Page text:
What is the role of catheter ablation in the treatment of premature ventricular contractions (PVCs)?

Updated: Jan 13, 2017
  • Author: James E Keany, MD, FACEP; Chief Editor: Erik D Schraga, MD  more...
  • Print
Answer

Catheter ablative therapy has a role in the management of patients with PVCs. [13, 14] This is in the setting of PVCs from the right or left ventricular outflow tract that occur in structurally normal hearts. Ablation is indicated for frequent, symptomatic PVCs that occur despite medical therapy. Success is variable, depending on frequency and inducibility at the time of electrophysiologic study (EPS).

Guidelines on the use of catheter ablation in ventricular arrhythmia are available from the European Heart Rhythm Association (EHRA) and the Heart Rhythm Society (HRS) in collaboration with the American College of Cardiology (ACC) and the American Heart Association (AHA). [15]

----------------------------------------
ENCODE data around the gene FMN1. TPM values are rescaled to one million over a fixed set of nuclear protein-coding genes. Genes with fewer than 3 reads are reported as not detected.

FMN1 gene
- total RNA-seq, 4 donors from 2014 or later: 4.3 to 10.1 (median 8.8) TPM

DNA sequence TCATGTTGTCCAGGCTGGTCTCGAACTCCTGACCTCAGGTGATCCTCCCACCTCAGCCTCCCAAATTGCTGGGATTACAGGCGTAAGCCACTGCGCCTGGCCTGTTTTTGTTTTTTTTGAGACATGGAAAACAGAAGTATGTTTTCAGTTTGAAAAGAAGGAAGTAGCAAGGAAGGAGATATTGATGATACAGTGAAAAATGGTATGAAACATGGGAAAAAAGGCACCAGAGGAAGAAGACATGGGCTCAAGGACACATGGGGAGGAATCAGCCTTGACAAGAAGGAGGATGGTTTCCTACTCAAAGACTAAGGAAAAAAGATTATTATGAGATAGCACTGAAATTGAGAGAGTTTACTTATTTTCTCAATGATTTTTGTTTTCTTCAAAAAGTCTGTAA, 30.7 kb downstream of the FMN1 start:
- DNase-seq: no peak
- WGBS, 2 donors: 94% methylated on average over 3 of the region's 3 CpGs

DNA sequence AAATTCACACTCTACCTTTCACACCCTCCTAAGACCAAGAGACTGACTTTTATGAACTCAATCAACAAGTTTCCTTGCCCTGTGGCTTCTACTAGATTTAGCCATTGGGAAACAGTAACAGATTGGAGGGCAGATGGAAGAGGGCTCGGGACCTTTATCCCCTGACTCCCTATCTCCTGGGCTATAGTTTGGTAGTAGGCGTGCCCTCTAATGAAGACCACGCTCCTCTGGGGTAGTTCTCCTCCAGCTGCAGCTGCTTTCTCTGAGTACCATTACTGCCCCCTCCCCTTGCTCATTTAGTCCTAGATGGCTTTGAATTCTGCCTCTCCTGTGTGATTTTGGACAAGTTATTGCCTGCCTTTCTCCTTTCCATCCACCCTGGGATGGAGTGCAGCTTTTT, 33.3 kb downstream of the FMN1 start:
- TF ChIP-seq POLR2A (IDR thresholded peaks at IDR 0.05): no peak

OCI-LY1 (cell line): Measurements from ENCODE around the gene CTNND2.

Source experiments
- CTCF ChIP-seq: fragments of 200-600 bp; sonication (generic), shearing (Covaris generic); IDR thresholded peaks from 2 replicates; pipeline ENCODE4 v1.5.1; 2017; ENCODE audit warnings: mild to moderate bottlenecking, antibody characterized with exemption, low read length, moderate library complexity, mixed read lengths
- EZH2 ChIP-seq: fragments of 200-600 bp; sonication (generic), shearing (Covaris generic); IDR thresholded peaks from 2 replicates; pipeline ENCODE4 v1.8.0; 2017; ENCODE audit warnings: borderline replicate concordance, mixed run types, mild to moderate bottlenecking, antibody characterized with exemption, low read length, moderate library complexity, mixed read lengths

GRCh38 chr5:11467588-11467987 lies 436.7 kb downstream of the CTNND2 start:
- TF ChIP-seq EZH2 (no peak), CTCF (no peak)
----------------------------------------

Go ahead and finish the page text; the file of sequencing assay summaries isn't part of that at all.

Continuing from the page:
Fichtner et al evaluated the outcome and success of PVC ablation in 408 patients in the German Ablation Registry from March 2007 to May 2011. [16] The acute ablation success rate was 82%; all patients were discharged alive after a median of 3 days; and no patient suffered an acute MI, stroke, or major bleeding. After 12 months of follow-up, 99% of patients were still alive, and 76% showed significantly improved symptoms.

Im et al investigated ECG criteria for predicting successful ablation of PVCs from the right coronary cusp (RCC). They found that the presence of a dominant positive lead I, an R-wave duration index (RWDI) higher than 43.6%, and an S-wave amplitude lower than 0.95mV in aVL predicted RCC PVCs in patients with a sensitivity of 83% and a specificity of 94%. [17]


Did this answer your question?
Additional feedback? (Optional)
Thank you for your feedback!